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President Donald Trump makes a statement about Syria and Turkey from the White House on October 23, 2019. | Mark Wilson/Getty Images

Trump: Only fight in wars in which the US has a clear national interest and path to victory; otherwise, let others fend for themselves.

President Donald Trump walked up to a White House podium on Wednesday to deliver news he was lifting sanctions on Turkey imposed just last week for agreeing to a ceasefire in Syria. But what he really did was lay out the until-now elusive “Trump doctrine”: Only fight in wars in which the US has a clear national interest and path to victory; otherwise, let others fend for themselves.

Trump’s aversion to military intervention, particularly in the Middle East, is no secret. And while he has ended zero wars and ramped up America’s involvement in other wars, it’s clearer than ever that the president doesn’t want to deploy American troops or spend more taxpayer money in foreign conflicts unless it mainly benefits the United States.

After trashing foreign policy experts who pushed for further involvement in Syria, Trump said, “I am committed to pursuing a different course, one that leads to victory for America.”

“As a candidate for president, I made clear that we needed a new approach to American foreign policy, one guided not by ideology but by experience, history, and a realistic understanding of the world,” he continued. “When we commit American troops to battle, we must do so only when a vital national interest is at stake and when we have a clear objective, a plan for victory, and a path out of conflict.”

“Our whole basis has to be the right plan, and then we will only win,” he said. “Nobody can beat us.”

In other words, the US will not engage in military conflict unless the US knows it can win outright and can then leave. For those who say American troops and firepower could help stabilize troubled hotspots like Syria, the president believes that’s not Washington’s job — it’s the locals’ burden to bear.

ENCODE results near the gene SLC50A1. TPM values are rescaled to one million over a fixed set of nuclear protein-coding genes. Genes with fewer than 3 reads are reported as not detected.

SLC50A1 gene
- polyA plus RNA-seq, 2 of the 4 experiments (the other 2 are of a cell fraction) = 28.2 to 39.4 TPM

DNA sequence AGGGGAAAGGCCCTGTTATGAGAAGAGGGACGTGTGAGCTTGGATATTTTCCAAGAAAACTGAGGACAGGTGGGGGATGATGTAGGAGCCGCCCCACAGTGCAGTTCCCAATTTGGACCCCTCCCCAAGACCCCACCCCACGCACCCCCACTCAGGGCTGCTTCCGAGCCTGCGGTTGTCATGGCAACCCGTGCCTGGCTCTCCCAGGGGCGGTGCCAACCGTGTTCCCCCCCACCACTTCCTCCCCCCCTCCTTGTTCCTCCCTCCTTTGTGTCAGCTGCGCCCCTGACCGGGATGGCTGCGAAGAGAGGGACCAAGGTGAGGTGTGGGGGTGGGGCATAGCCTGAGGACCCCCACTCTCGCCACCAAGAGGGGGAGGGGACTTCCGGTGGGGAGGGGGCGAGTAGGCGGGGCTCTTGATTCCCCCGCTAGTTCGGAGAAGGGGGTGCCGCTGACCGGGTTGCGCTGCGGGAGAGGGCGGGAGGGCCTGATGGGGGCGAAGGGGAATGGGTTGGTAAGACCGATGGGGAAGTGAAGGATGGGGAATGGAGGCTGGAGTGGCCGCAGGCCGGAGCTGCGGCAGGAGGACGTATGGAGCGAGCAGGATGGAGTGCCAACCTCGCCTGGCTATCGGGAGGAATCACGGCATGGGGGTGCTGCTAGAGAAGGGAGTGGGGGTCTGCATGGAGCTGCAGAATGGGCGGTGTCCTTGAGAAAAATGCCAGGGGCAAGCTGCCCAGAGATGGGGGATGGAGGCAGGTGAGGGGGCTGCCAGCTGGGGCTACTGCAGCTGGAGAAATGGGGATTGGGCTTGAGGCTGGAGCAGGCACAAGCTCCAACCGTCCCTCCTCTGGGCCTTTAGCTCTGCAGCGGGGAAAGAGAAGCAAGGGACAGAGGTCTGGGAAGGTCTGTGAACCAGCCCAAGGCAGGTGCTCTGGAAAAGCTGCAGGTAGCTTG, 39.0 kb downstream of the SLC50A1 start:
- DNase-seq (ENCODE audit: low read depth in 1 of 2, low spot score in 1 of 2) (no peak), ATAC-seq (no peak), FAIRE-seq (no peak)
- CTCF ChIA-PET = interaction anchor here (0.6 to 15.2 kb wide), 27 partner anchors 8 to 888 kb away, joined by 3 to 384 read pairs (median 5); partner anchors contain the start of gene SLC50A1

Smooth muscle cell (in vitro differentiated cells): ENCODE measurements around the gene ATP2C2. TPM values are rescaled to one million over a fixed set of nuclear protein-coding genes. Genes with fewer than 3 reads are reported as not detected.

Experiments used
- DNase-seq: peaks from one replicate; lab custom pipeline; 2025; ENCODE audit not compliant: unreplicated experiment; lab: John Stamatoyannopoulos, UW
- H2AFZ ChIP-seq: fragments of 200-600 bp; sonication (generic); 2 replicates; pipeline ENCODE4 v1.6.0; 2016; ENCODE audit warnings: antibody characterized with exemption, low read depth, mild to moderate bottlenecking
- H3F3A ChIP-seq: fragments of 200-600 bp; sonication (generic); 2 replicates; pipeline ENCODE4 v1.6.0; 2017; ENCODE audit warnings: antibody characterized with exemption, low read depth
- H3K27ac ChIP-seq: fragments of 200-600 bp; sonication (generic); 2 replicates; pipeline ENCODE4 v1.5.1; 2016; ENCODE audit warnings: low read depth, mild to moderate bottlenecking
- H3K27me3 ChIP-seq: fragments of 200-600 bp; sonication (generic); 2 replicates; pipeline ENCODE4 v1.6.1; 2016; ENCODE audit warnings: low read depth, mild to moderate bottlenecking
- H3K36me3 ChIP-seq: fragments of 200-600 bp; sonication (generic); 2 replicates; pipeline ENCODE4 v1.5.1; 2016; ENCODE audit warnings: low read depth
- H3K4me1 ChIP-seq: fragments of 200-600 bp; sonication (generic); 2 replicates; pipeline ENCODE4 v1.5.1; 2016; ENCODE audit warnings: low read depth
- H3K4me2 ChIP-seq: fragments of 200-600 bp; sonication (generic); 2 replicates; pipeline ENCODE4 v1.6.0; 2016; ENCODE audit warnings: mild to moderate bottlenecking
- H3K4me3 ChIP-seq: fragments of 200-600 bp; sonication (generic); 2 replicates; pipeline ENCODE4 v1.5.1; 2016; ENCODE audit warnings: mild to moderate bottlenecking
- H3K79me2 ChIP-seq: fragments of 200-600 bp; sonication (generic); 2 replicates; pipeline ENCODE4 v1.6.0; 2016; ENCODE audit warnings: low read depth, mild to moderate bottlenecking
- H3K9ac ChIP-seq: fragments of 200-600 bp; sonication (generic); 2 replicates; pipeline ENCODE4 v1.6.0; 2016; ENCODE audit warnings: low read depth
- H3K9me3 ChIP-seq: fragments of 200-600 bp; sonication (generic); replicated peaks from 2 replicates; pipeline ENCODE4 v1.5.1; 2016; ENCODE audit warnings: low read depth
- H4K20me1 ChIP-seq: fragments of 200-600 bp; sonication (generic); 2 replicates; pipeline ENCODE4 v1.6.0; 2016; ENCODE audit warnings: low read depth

“The job of our military is not to police the world,” Trump said. “Other nations must step up and do their fair share — that hasn’t taken place.”

That’s about as clear a distillation of Trump’s worldview yet. He’s discussed bits and pieces of his thinking for years, but never quite as coherently as his Syria announcement. It’s possible that when historians look for text to neatly encapsulate Trump’s foreign policy theory, they’ll turn to this White House address.

How Syria fits the “Trump doctrine”

Foreign policy experts are obsessed with a president’s so-called doctrine. And since the authority to conduct foreign policy lies almost entirely in the Oval Office, it’s only natural that people want to know how the president views the world.

President Harry Truman, for example, famously believed that it was America’s duty to offer political, military, and economic assistance to democratic nations threatened by communists. A rise in communism would “undermine the foundations of international peace and hence the security of the United States,” Truman said during a March 1947 speech about giving aid to the Greek and Turkish governments. The US should “support free peoples who are resisting attempted subjugation by armed minorities or by outside pressures.”

That worldview couldn’t be further from Trump’s, who doesn’t believe the US should offer any help — military, economic, or otherwise — unless it benefits the American people most. His Syria policy is case in point.

Trump’s argument is that the US gains nothing from having troops in northern Syria, so he plans to withdraw them all — except for a select few who will guard the country’s oil fields and keep watch over ISIS, too. It doesn’t bother him that authoritarian nations, mainly Russia, Iran, and Syria’s Assad regime, will gain more power inside Syria because of America’s exit.

And he doesn’t seem to care much about standing by allies, like the Syrian Kurdish fighters who helped relieve ISIS of its so-called caliphate, preferring to let them fend for themselves in a dangerous neighborhood.

There’s merit to some of those points, but it’s unclear if Trump wrestled with their implications. For one, how does the US withdrawal benefit America as other nations step in to fill the void? It’s likely Trump thinks not spending more money and expending blood is enough of a victory. And it’s not completely clear whether Trump wanted out because Syria is a mess or because it’s not of major strategic import to the US — or perhaps both.

What is clear is that in the instances where Trump sends more troops into harm’s way — like the 1,800 deployed to Saudi Arabia this month to defend it against Iranian attacks — there’s a calculation that something’s in it for the US. American service members will help protect Saudi oil fields that are vital to the world energy market, and they will only do so because Trump says Riyadh is paying for that protection.

Which means that the United States under Trump is — more than ever — a country in it for itself. It’s not out to promote or protect democracy, stand by all allies and partners, or keep bad situations from getting worse. The White House will only care about, well, America first. In that way, at least, the Trump doctrine has been in front of us the whole time.

Author: Alex Ward

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